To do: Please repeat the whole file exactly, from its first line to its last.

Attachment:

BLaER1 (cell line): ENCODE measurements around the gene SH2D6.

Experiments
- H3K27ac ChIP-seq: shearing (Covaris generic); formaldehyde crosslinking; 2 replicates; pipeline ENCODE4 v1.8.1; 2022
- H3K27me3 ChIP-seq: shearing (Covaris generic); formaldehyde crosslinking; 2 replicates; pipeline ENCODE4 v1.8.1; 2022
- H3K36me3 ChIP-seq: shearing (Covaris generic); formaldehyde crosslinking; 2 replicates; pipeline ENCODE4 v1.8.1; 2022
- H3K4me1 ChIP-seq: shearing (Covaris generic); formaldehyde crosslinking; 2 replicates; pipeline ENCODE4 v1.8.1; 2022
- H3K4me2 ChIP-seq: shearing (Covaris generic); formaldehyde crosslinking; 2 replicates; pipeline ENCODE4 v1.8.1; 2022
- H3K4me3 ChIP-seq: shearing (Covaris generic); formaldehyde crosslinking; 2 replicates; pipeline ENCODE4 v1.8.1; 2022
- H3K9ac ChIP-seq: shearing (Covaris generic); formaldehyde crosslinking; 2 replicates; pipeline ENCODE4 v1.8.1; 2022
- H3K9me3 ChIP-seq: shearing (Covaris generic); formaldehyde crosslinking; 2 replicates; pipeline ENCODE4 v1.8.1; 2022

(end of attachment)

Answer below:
BLaER1 (cell line): ENCODE measurements around the gene SH2D6.

Experiments
- H3K27ac ChIP-seq: shearing (Covaris generic); formaldehyde crosslinking; 2 replicates; pipeline ENCODE4 v1.8.1; 2022
- H3K27me3 ChIP-seq: shearing (Covaris generic); formaldehyde crosslinking; 2 replicates; pipeline ENCODE4 v1.8.1; 2022
- H3K36me3 ChIP-seq: shearing (Covaris generic); formaldehyde crosslinking; 2 replicates; pipeline ENCODE4 v1.8.1; 2022
- H3K4me1 ChIP-seq: shearing (Covaris generic); formaldehyde crosslinking; 2 replicates; pipeline ENCODE4 v1.8.1; 2022
- H3K4me2 ChIP-seq: shearing (Covaris generic); formaldehyde crosslinking; 2 replicates; pipeline ENCODE4 v1.8.1; 2022
- H3K4me3 ChIP-seq: shearing (Covaris generic); formaldehyde crosslinking; 2 replicates; pipeline ENCODE4 v1.8.1; 2022
- H3K9ac ChIP-seq: shearing (Covaris generic); formaldehyde crosslinking; 2 replicates; pipeline ENCODE4 v1.8.1; 2022
- H3K9me3 ChIP-seq: shearing (Covaris generic); formaldehyde crosslinking; 2 replicates; pipeline ENCODE4 v1.8.1; 2022